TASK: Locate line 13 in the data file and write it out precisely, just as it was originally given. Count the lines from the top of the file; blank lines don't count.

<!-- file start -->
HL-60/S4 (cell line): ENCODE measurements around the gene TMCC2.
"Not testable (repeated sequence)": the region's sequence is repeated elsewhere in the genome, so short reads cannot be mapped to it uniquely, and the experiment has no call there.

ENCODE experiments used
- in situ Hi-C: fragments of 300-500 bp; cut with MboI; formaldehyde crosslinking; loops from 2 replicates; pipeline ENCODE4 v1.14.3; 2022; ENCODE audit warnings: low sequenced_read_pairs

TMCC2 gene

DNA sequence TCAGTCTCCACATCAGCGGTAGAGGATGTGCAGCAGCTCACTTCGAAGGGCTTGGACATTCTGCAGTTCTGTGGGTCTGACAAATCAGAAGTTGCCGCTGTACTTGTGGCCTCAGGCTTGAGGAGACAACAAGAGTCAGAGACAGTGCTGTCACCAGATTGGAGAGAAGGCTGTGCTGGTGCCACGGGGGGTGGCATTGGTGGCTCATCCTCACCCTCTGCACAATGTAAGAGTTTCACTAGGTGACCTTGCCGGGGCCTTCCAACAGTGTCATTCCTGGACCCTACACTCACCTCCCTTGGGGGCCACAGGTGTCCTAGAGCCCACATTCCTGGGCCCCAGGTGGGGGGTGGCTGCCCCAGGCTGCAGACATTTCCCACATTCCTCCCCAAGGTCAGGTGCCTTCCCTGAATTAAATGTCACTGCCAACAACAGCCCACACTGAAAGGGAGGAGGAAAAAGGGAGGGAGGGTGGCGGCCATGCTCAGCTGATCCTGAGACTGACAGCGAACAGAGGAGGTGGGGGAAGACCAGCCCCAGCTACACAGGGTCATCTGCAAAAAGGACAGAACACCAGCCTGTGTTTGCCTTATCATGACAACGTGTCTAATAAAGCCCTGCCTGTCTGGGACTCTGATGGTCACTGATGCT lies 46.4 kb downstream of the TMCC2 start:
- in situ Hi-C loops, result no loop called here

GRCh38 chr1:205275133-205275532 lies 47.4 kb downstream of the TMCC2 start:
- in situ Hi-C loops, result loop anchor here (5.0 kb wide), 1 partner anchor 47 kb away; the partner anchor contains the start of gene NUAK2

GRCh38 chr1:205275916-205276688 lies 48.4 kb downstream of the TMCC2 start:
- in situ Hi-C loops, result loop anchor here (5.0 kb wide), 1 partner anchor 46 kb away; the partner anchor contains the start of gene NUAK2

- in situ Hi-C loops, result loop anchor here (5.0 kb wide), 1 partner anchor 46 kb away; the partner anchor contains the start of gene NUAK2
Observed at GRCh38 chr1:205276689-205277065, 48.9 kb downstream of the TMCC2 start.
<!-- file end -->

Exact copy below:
Observed at GRCh38 chr1:205276689-205277065, 48.9 kb downstream of the TMCC2 start.